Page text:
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Jan 11 2015

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CubeSats included in Mars InSight lander mission (Updated)

To provide a comms relay link between the lander and Earth. The MRO, MAVEN and Odyssey will not be in position to provide relay comms.

The lander will land in one of four possible landing sites within the Elysium Planitia (around 30N, 150E){

Interesting…Why would those orbiters not be able to cover the InSight lander?

Ah…MAVEN is in the Martian equivalent of a Molynia orbit designed to cover high latitudes, so that explains that.

However, the Mars Reconnaissance Orbiter is in a sun-synchronous orbit inclined at 93 degrees, InSight will be in view of MRO at least once a day. Ditto for Mars Odyssey.

Hmmmmm…time for more digging. Why can’t MRO or Odyssey support the InSight lander?

MRO and Odyssey both use the Electra Proximity Payload, which is a frequency-agile operation across UHF band (390–450 MHz) capable of supporting 1 megabit/second data transfer. The InSight lander is largely based on the Phoenix lander, which also used the Electra system (for some reason, I can’t find the specifics on the InSight lander comms suite), so assuming InSight uses Electra and based on its proposed landing latitude, both MRO and Odyssey will be able to support InSight.

I think the answer is buried in the depths of Wikipedia’s MRO telecommunications section, which says:

Two smaller low-gain antennas are also present for lower-rate communication during emergencies and special events, such as launch and Mars Orbit Insertion. These antennas do not have focusing dishes and can transmit and receive from any direction. They are an important backup system to ensure that MRO can always be reached, even if its main antenna is pointed away from the Earth.[2]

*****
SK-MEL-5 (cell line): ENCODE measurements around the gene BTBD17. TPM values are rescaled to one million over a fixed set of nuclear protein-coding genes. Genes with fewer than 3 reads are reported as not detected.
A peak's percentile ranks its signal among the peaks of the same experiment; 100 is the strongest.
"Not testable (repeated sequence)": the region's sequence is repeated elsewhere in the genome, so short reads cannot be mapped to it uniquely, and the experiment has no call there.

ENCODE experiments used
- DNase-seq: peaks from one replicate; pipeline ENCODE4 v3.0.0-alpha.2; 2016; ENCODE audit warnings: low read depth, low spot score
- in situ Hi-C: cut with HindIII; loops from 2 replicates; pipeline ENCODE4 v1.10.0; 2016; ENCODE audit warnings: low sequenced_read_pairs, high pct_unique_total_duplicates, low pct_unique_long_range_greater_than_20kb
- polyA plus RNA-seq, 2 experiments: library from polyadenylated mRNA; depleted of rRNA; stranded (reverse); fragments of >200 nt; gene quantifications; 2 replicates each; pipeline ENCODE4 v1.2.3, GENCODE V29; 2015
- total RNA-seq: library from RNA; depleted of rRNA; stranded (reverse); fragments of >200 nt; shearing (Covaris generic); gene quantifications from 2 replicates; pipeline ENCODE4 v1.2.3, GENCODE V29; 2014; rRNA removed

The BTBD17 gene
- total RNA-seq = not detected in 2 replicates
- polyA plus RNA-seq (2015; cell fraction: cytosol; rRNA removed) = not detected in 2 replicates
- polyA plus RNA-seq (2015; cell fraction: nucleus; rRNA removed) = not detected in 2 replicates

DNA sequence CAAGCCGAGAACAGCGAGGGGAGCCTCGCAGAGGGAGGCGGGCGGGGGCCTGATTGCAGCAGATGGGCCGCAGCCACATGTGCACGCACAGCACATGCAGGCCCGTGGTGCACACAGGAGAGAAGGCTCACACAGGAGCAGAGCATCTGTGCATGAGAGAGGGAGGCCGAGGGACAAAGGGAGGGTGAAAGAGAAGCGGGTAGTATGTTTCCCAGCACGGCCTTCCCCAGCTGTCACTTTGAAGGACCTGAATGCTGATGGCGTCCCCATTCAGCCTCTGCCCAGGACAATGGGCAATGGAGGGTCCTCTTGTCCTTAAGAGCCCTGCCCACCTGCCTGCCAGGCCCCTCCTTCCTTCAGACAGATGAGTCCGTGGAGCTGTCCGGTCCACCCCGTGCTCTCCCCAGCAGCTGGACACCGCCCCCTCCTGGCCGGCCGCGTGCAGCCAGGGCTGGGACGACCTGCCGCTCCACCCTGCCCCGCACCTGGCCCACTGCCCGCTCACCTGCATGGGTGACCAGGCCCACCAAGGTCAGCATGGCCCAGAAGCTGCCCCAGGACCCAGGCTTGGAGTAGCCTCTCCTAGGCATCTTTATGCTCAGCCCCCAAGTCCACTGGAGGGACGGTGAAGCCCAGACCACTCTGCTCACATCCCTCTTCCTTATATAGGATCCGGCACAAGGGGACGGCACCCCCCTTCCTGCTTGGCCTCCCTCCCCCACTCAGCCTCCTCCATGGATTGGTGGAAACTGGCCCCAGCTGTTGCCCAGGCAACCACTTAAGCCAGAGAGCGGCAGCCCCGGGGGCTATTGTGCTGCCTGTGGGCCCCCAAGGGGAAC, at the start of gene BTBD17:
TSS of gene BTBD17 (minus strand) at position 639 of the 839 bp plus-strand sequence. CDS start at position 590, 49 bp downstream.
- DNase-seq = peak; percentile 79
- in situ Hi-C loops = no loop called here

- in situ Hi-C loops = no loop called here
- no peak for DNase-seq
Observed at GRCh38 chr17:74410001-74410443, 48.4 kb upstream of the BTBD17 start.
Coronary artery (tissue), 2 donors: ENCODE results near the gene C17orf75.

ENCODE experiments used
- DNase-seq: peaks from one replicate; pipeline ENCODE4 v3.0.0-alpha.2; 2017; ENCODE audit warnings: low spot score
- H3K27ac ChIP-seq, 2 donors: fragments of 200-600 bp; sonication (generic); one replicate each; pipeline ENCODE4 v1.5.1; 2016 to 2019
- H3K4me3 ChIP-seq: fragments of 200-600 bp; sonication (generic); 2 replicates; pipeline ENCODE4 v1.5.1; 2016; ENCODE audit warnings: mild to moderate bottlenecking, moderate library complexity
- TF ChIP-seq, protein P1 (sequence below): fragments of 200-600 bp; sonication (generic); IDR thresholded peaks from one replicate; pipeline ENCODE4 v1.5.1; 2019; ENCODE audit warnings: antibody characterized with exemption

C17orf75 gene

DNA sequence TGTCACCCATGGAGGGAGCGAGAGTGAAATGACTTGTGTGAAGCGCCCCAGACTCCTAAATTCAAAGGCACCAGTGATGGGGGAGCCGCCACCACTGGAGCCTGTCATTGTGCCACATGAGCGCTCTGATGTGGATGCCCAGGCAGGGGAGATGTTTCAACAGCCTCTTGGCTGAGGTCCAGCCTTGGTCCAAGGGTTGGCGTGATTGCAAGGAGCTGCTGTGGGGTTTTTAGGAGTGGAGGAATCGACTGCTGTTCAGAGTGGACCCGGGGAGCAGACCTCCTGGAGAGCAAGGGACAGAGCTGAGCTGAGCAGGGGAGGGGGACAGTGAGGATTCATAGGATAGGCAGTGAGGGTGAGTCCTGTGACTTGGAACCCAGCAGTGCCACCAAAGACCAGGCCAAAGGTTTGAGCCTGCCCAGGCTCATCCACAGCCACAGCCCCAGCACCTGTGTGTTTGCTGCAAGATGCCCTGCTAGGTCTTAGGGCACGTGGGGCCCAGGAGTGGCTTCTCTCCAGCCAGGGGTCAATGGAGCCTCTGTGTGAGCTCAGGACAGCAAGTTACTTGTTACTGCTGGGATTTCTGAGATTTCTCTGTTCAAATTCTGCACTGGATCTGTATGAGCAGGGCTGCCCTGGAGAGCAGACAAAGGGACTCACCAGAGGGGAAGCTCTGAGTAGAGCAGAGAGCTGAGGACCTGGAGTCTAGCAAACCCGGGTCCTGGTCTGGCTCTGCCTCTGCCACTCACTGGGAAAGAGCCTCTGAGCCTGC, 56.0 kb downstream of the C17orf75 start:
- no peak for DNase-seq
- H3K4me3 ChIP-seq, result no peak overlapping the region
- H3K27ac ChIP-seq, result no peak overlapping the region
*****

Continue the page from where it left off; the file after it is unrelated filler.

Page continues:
Couple that with Gunter’s brief description of the MarCo mission:

MarCO (Mars Cube One) is a two spacecraft mission to accompany the InSight Mars lander to provide communications relay during the landing phase, as the MRO, MAVEN, and Mars Odyssey orbiters will not be in position to receive InSight data.

(Reading comprehension for the win!!) Ah, so the answer is clearly that the CubeSats accompanying InSight will carry the low-gain antennae for command and control of InSight as it begins landing and entering the atmosphere.

OK, this may have seemed obvious to you (especially if you actually pay attention to what is actually written, unlike me), but I had to come to it the long way.

Maybe even more interesting is this last sentence from Gunter’s page: “Depending on remaining fuel, the MarCO craft may continue on to visit a small body.” The MarCO crafts may be the second (and third) vehicles (after DAWN) to orbit one celestial body, leave and then enter orbit into a second celestial body.

BRING IT!!

Update:
Our commenter points out that the MarCO CubeSats won’t actually orbit Mars, just be in position to provide comms during InSight’s landing. They’ll end up in an orbit between Earth and Mars and from there may enter orbit around some nearby target of interest.

Thanks to our commenter, ‘justrandomnoise’!

Permanent link to this article: http://www.newspaceraces.com/2015/01/11/cubesats-included-in-mars-insight-lander-mission/

1 comment

  1. photon

    Clarification: the MarCO cubesats will NOT orbit Mars; they will perform a flyby and be in an orbit that takes them between Earth and Mars.

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